About the book: AQUA
This bilingual graded reader (in Italian with an English translation on the facing page) will help intermediate and advanced learners improve their understanding at a leisurely pace, uninterrupted by constant dictionary searches.
Aqua tells the story of Valentina, a young Italian woman who travels to Malaysia and is confronted by major issues of the heart in both worlds. Love and loyalty to her friend, Lisa, mean risking the odds to make life and death choices. At the same time, she must grapple with her own truth as she falls fatefully in love with her masculine counterpart, who embodies the Eastern spirituality that will ultimately challenge and fulfill her…….
Venetian Renaissance art has a unique character that sets it apart from that art produced in other Renaissance centers. A city with no ancient foundations, built entirely on water by Christian refugees, and located at the crossroad between the west and the east, Venice created a distinctive artistic language which was influenced by its multicultural experiences, unusual history, and fascination with colors. By examining the works of some of the greatest protagonists of the 1400 and 1500 – such as Giovanni Bellini, Giorgione, Titian – this course will explore how Venice absorbed the new Renaissance ideals introduced in Florence and adapted them to their particular context and needs, thus contributing to create another face of the Italian Renaissance.
In this first talk we turn the clock back to the 1400s to understand where the modern idea of witches was born. Most people might not know that before the Renaissance, witches did not even have to be women, and the church used to pay no attention to this “myth.” As women with some medical knowledge were quickly depicted as witches brewing love potions, we cannot help but wonder how the whole symbology of witchcraft aimed to undermine the power of women during an historical time where women themselves started to be first celebrated, then quickly demonized.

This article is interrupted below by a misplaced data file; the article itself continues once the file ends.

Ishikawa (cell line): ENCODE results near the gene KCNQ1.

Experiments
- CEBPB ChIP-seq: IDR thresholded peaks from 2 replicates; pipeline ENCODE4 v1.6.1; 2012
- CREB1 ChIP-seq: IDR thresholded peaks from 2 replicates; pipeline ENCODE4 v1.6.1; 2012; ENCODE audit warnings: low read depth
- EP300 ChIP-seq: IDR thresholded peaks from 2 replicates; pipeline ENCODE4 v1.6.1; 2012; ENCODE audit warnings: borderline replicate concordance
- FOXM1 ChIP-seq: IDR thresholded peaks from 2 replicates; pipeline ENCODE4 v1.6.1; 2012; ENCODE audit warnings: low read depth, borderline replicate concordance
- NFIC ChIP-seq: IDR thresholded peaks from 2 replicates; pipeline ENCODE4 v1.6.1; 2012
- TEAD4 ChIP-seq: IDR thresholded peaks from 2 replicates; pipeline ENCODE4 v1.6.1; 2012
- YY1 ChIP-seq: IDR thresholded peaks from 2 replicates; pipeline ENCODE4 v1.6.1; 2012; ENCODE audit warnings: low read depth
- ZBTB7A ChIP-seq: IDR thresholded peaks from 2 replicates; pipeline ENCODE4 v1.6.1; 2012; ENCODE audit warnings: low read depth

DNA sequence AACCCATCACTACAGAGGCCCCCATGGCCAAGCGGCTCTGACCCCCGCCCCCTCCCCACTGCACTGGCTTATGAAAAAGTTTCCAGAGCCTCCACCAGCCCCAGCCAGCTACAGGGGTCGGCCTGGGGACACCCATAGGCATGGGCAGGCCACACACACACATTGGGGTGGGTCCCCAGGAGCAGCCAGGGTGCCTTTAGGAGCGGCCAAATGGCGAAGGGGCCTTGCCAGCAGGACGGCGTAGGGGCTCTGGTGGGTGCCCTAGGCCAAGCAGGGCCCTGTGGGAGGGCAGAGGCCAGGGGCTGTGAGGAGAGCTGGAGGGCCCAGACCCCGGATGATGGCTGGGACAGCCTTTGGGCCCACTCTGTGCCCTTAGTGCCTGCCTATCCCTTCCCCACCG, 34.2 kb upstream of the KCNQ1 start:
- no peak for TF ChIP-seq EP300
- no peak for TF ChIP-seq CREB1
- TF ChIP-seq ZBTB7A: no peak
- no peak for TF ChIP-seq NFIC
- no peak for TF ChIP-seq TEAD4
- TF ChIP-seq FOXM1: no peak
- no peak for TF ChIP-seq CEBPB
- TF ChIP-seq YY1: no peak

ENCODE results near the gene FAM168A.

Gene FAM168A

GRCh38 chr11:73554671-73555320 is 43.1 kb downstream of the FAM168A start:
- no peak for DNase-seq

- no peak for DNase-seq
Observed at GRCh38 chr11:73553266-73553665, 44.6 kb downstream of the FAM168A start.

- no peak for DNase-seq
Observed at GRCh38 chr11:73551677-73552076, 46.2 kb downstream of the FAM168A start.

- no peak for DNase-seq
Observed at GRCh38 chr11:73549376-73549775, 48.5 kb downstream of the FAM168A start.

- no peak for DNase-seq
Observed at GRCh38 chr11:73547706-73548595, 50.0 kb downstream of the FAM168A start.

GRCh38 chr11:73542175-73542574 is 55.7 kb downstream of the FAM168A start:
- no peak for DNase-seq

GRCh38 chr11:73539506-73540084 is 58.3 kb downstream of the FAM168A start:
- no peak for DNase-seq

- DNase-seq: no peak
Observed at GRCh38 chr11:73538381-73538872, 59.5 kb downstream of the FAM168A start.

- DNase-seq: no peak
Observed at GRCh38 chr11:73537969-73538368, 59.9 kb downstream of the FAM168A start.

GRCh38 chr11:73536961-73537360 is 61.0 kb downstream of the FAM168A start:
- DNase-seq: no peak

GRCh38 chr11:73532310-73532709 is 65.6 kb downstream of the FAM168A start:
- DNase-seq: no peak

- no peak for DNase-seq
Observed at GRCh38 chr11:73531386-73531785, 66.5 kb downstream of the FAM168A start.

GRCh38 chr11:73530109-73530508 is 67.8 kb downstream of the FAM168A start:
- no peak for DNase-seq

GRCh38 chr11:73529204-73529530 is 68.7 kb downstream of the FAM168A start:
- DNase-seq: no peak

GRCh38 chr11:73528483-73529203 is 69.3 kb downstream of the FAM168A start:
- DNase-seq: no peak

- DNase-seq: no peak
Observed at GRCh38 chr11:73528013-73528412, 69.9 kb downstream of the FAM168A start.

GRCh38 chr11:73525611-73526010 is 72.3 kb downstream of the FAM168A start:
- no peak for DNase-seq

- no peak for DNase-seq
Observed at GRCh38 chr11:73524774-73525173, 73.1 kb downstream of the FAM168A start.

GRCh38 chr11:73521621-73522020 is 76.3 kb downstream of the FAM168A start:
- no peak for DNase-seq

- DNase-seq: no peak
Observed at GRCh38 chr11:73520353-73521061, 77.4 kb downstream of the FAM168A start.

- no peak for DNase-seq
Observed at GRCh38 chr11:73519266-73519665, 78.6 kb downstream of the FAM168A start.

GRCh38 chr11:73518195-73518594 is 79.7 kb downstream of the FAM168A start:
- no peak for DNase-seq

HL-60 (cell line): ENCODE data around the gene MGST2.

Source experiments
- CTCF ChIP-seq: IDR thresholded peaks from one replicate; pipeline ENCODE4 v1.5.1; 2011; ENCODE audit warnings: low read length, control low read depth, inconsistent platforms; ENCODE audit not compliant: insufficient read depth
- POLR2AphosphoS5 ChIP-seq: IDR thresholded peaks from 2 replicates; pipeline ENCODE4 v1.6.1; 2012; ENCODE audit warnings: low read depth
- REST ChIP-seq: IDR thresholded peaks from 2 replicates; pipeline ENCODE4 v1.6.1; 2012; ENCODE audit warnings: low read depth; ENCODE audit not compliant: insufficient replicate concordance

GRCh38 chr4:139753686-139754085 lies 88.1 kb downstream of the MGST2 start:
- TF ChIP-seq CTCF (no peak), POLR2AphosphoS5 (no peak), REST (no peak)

Despite the restrictions imposed by their patriarchal society, women gained more visibility during the Renaissance. Some of them even managed to gain the same fame and power as their male counterparts. This talk examines some examples of “extraordinary” women that distinguished themselves in their roles as intellectuals and artists, rulers and patrons, lovers and companions. Is there a pattern that brings them together? Were their stories a point of reference for other women?
In this conversation, with artist Carlo Proietto, we will take a journey through the lesser-known world of pyrography. This artform involves applying a heated element to a surface, most often wood, manipulating the burn marks and temperatures to mold the tint, thickness, and movement. This practice’s sharp strokes and clean shapes may evoke woodblock printing but its process is far more intriguing. Proietto, a passionate advocate of pyrography’s major artistic merits, makes his best arguments for the medium in his work, which abounds in infinitely sensitive modulations of ton and line, closely packed complex elements alongside gracefully molten movements.
In the Renaissance the concept of fashion as an identity statement grew stronger. What you wear would determine not only your profession but also your social status and cultural background, and was a powerful instrument of communication in the genre of portraiture. Strict norms were introduced to determine propriety and control excesses, especially through sumptuary laws, even though these were frequently broken. In this talk we will explore some interesting “fashion statements” of the time and will show how exuberance and glamour were often not only tolerated but admired, especially in positions of power.